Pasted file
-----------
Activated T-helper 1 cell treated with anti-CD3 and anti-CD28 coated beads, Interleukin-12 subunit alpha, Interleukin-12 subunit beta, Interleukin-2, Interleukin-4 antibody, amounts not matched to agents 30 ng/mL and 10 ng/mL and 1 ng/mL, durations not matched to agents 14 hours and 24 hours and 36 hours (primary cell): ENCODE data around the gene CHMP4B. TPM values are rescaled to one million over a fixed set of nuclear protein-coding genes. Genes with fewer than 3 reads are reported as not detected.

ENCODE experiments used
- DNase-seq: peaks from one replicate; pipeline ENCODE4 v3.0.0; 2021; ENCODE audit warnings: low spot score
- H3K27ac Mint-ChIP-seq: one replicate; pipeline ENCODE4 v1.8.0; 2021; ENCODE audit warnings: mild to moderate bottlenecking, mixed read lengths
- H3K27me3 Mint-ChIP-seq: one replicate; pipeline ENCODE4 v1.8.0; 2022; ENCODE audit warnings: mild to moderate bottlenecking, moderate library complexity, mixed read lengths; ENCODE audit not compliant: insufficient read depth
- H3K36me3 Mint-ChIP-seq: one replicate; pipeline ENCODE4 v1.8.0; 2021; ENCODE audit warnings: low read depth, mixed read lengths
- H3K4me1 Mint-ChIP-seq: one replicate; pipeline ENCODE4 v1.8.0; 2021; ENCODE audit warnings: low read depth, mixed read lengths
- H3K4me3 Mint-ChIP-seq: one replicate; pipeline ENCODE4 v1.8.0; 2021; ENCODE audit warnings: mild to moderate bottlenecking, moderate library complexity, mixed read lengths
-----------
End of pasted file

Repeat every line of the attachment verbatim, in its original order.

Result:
Activated T-helper 1 cell treated with anti-CD3 and anti-CD28 coated beads, Interleukin-12 subunit alpha, Interleukin-12 subunit beta, Interleukin-2, Interleukin-4 antibody, amounts not matched to agents 30 ng/mL and 10 ng/mL and 1 ng/mL, durations not matched to agents 14 hours and 24 hours and 36 hours (primary cell): ENCODE data around the gene CHMP4B. TPM values are rescaled to one million over a fixed set of nuclear protein-coding genes. Genes with fewer than 3 reads are reported as not detected.

ENCODE experiments used
- DNase-seq: peaks from one replicate; pipeline ENCODE4 v3.0.0; 2021; ENCODE audit warnings: low spot score
- H3K27ac Mint-ChIP-seq: one replicate; pipeline ENCODE4 v1.8.0; 2021; ENCODE audit warnings: mild to moderate bottlenecking, mixed read lengths
- H3K27me3 Mint-ChIP-seq: one replicate; pipeline ENCODE4 v1.8.0; 2022; ENCODE audit warnings: mild to moderate bottlenecking, moderate library complexity, mixed read lengths; ENCODE audit not compliant: insufficient read depth
- H3K36me3 Mint-ChIP-seq: one replicate; pipeline ENCODE4 v1.8.0; 2021; ENCODE audit warnings: low read depth, mixed read lengths
- H3K4me1 Mint-ChIP-seq: one replicate; pipeline ENCODE4 v1.8.0; 2021; ENCODE audit warnings: low read depth, mixed read lengths
- H3K4me3 Mint-ChIP-seq: one replicate; pipeline ENCODE4 v1.8.0; 2021; ENCODE audit warnings: mild to moderate bottlenecking, moderate library complexity, mixed read lengths